Cankers are diseases in which lesions caused by a wide range of fungi and bacteria appear on the trunk and branches. When the infected tissue dies, the lesions then crack and split open, exposing underlying tissue to further infection. Some cankers grow on a perennial basis, forming concentric rings in trunk bark with each cycle. Because these patterns resemble targets they are referred to as “target cankers.” Other cankers – like the one now killing off the butternut tree – eat through the bark exposing darkened elliptical patches of the outer cambium.
Seams are long vertical or spiral cracks on tree trunks. They vary in size from a few feet to the entire length of the trunk. These are usually caused by wind, lightening, or frost and occur in all species; however, they are observed most frequently on beech because of the smooth, thin, susceptible bark. Sometimes the seam will fold inward, forming a smoothly turned pattern like a carefully tucked blanket. At other times, it will remain opened like a knife wound.
Burls are round to semi-round or elongate swellings of the trunk. They range in size from a few inches to several feet in length. Some are of unknown origin, but most are caused by either insect or fungi infestations. Fantastically shaped burls on birch trees in the higher elevations of the mountains lend an eerie touch to that often fog-shrouded landscape.
For a while during World War II — when the European wood traditionally used to make briar pipes was not available — burls on the roots of laurel and rhododendron in boggy places in the southern Appalachians were “grubbed up” as a substitute. The center of the industry in Western North Carolina was around Hendersonville and Brevard, as well as Sparta. Another spot was the White Oak Stamp in Clay Country. An old road near Chunky Gal Mountain is still known as “the old burl road.”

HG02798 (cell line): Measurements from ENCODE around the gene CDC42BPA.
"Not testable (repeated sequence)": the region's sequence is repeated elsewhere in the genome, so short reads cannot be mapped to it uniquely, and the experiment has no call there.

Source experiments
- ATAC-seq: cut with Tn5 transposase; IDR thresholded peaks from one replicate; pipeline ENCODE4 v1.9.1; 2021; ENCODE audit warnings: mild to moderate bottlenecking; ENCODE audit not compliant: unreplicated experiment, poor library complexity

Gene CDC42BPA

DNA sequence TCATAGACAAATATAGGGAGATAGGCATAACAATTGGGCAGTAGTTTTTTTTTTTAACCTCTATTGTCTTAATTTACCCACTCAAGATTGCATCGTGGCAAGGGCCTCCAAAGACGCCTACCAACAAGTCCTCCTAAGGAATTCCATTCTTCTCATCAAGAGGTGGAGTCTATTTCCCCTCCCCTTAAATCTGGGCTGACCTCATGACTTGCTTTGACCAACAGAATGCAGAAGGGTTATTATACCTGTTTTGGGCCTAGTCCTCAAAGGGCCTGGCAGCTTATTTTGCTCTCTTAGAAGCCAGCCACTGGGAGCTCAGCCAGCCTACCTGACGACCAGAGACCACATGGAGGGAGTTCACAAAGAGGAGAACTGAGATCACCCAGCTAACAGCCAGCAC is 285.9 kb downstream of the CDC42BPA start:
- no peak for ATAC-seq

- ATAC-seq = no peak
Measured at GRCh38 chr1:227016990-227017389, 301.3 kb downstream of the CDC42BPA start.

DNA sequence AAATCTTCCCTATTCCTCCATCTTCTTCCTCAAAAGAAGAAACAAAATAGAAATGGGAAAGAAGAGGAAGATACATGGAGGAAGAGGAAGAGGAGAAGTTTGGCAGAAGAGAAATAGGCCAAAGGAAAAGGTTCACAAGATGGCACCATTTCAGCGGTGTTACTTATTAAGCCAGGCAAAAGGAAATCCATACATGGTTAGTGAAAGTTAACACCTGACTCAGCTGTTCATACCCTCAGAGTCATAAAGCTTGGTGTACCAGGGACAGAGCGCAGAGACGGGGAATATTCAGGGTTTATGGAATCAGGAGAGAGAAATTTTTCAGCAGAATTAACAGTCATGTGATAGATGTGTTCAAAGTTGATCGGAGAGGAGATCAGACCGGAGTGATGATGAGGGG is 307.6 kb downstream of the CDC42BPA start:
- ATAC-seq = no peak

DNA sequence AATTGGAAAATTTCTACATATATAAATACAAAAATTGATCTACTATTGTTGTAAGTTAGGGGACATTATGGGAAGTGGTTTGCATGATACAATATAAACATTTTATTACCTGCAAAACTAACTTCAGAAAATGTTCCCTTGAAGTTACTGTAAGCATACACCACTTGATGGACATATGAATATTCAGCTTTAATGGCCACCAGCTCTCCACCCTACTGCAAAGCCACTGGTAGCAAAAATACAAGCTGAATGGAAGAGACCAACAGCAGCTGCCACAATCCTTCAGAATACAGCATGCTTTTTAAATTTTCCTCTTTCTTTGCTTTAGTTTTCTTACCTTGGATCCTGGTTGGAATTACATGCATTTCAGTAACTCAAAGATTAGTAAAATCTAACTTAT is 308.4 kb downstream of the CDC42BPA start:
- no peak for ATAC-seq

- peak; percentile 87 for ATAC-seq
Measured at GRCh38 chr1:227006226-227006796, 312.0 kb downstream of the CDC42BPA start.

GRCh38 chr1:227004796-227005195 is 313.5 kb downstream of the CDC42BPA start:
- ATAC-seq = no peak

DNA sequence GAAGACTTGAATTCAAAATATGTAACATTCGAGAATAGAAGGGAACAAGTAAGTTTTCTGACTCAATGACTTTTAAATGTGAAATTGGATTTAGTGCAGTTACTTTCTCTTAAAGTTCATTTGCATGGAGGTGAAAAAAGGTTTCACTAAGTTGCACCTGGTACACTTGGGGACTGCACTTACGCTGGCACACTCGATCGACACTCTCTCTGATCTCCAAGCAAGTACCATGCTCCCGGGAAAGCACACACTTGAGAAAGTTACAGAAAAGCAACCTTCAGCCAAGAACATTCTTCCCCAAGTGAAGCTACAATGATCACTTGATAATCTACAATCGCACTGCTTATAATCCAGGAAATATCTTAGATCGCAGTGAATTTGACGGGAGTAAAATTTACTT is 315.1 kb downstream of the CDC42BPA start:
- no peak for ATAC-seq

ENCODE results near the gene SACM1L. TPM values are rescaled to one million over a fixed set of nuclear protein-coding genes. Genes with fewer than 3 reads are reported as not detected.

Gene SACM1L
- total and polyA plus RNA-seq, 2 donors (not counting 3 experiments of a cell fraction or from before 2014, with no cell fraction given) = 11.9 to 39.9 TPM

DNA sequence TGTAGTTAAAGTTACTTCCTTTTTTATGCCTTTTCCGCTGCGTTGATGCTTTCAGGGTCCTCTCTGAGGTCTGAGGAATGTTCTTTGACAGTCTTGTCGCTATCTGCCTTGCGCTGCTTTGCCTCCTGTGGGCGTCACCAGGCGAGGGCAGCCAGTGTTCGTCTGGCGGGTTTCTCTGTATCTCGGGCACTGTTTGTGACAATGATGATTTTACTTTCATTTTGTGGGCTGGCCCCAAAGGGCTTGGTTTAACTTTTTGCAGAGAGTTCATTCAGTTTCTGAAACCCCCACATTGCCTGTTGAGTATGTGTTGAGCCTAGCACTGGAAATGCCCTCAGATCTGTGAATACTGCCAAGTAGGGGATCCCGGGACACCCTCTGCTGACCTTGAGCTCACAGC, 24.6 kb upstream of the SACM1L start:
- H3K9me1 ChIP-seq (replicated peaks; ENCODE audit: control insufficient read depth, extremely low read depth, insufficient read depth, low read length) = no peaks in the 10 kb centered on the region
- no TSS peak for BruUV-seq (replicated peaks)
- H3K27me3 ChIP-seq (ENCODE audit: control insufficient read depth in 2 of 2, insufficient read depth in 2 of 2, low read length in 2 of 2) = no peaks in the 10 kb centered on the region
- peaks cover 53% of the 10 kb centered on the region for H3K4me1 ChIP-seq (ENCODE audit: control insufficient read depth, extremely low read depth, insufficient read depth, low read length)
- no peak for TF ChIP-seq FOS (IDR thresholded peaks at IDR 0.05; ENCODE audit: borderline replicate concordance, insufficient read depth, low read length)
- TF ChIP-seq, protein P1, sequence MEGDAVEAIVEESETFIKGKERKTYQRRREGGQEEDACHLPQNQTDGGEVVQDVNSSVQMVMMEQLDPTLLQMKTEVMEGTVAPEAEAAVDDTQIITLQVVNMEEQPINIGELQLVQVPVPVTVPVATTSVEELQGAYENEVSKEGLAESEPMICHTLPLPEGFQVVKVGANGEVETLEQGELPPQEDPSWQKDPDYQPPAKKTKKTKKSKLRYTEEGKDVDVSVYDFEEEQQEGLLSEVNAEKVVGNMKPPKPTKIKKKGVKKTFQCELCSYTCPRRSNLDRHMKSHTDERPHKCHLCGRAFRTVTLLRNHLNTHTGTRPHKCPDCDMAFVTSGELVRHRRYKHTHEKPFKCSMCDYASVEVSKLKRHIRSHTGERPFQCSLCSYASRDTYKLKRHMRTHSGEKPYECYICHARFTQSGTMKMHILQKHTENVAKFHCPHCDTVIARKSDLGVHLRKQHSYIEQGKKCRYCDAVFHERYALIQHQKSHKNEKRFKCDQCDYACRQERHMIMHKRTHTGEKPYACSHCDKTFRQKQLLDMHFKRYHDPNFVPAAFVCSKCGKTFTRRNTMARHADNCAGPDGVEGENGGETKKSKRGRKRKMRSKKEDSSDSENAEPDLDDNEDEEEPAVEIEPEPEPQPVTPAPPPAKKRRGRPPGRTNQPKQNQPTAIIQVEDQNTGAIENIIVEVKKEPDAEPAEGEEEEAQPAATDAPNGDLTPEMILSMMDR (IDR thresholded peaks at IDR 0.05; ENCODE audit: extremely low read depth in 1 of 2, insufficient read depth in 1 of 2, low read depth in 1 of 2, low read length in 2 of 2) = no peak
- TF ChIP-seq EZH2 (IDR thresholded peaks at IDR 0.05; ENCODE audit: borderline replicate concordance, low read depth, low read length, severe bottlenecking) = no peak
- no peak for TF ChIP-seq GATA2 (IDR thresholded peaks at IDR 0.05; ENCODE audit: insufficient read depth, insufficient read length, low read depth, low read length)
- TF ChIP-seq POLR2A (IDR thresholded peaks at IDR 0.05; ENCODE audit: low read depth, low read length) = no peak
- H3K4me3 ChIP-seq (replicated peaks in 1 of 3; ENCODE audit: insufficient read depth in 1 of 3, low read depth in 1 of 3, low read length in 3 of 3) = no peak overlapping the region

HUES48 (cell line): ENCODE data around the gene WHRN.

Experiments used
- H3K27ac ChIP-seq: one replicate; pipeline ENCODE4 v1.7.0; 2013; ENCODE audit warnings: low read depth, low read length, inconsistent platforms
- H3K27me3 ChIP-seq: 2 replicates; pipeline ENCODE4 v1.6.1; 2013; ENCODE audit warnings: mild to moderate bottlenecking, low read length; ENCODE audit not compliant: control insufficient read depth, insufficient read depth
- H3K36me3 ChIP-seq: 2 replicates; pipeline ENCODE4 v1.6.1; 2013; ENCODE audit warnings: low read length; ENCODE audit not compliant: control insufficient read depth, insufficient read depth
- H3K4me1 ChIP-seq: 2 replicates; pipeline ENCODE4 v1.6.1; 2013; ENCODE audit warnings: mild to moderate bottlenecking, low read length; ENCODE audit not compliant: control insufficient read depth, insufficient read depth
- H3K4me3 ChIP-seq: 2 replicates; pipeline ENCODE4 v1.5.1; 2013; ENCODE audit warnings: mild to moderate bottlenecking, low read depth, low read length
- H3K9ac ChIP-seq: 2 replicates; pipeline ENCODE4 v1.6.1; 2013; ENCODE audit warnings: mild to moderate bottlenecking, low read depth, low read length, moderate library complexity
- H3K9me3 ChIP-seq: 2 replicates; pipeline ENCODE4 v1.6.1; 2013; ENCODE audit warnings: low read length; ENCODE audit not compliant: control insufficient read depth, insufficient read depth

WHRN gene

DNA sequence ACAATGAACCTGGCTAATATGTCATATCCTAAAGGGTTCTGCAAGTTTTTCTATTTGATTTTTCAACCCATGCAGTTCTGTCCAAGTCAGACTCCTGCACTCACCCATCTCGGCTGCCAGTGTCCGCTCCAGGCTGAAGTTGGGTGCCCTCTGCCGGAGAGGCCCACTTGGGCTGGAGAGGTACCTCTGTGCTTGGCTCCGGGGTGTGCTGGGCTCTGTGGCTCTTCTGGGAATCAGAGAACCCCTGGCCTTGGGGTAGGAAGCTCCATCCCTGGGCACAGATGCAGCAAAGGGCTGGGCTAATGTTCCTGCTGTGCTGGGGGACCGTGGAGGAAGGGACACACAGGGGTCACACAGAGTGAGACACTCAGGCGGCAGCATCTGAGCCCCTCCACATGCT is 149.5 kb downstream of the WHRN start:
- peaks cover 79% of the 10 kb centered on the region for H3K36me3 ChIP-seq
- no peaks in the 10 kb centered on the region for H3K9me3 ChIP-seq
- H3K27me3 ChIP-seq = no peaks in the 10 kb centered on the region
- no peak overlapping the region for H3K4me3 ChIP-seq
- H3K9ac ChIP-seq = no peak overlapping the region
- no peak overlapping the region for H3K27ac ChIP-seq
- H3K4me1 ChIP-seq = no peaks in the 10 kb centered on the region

Butt scars are triangular-shaped openings at the base of trees commonly caused by fire or logging injuries. Sycamores are often inflicted with butt scars, resulting in large openings that livestock and even humans have been reputed to take refuge in during hard times or while building cabins. The largest butt scar opening I have seen is one at the base of a tree on Bryson City Island Park, which is situated in the middle of the Tuckaseigee River within the Bryson City town limits. Two people can sit inside with relative ease.
Bracket fungi grow on tree trunks year around but become especially apparent during the winter months. Some are shaped like a horse’s hoof, others like a turkey's tail. Some are as large as dinner platters, others as small as your fingernail. Also known as pore fungi, bracket fungi belong to a mushroom family (Polyporaceae) whose members grow attached to decomposing logs and tree trunks. Brackets are quite woody and hardened as compared with most soft-bodied mushrooms. Because of this woody nature they tend to last much longer than other mushrooms, providing the opportunity to observe them from year to year.
My favorites among the bracket fungi are the artist’s conks. These cracked, furrowed, knobby growths are really hard. Larger specimens have been made into stools. In Mushrooms Demystified (1986), author David Arora calculates that a large artist's conk (he found one monster weighing in at 26 pounds) “liberates 30-billion spores a day, 6 months a year – or over 5,000,000,000,000 (5-trillion!) spores annually.” Since the snowy-white pore surface on the underside of the bracket bruises easily and stains permanently brown when scratched, they have been used to leave messages in the woods or as a means for making sketches, hence the common name.
Editor’s note: This column first appeared in a 2011 edition of The Smoky Mountain News.